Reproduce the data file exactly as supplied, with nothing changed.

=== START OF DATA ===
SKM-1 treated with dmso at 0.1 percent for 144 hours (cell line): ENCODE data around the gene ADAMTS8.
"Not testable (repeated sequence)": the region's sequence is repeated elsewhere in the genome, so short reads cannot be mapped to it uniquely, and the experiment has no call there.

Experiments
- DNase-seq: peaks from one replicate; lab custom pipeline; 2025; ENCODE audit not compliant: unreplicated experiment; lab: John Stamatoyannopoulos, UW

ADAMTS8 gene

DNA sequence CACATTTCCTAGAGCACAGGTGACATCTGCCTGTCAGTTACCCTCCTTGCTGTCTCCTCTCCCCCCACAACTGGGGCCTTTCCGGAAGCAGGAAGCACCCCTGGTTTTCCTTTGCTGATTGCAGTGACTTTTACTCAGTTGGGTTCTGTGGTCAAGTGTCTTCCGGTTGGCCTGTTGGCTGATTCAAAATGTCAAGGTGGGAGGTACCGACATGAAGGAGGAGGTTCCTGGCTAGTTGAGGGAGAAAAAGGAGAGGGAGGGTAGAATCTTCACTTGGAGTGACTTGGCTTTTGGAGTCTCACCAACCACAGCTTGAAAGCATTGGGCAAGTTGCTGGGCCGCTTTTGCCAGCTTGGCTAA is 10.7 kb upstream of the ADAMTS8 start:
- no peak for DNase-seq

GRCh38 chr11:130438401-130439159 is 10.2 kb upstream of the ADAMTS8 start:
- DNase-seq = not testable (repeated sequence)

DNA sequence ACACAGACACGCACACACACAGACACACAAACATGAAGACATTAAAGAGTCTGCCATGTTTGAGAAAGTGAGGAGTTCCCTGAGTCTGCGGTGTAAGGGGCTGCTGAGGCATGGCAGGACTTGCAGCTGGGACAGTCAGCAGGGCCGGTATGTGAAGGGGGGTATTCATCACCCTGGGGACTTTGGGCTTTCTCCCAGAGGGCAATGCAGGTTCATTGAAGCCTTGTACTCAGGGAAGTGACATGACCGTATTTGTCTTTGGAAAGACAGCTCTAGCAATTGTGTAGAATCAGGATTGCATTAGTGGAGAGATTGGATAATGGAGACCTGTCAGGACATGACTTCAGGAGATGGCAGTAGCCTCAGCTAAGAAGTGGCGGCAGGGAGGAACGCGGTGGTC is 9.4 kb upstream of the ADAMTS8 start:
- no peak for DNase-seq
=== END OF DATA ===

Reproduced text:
SKM-1 treated with dmso at 0.1 percent for 144 hours (cell line): ENCODE data around the gene ADAMTS8.
"Not testable (repeated sequence)": the region's sequence is repeated elsewhere in the genome, so short reads cannot be mapped to it uniquely, and the experiment has no call there.

Experiments
- DNase-seq: peaks from one replicate; lab custom pipeline; 2025; ENCODE audit not compliant: unreplicated experiment; lab: John Stamatoyannopoulos, UW

ADAMTS8 gene

DNA sequence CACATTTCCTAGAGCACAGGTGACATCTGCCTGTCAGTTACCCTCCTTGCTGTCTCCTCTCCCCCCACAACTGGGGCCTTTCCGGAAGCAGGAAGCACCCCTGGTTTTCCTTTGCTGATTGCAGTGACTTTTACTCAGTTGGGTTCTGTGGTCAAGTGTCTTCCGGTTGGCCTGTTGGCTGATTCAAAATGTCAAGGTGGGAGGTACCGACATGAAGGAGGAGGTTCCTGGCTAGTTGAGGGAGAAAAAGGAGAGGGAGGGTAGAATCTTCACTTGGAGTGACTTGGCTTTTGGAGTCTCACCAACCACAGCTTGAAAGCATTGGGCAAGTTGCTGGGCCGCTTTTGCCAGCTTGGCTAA is 10.7 kb upstream of the ADAMTS8 start:
- no peak for DNase-seq

GRCh38 chr11:130438401-130439159 is 10.2 kb upstream of the ADAMTS8 start:
- DNase-seq = not testable (repeated sequence)

DNA sequence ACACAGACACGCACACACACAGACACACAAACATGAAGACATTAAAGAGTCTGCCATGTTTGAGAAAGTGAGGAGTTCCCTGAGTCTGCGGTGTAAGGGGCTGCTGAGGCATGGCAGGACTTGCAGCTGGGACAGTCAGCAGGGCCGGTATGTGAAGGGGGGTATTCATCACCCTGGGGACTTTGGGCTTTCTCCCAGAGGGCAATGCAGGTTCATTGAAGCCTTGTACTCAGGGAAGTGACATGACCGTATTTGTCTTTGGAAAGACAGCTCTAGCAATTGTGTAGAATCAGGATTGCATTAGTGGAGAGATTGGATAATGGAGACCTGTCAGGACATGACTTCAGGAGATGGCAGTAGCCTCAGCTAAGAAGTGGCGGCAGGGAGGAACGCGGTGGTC is 9.4 kb upstream of the ADAMTS8 start:
- no peak for DNase-seq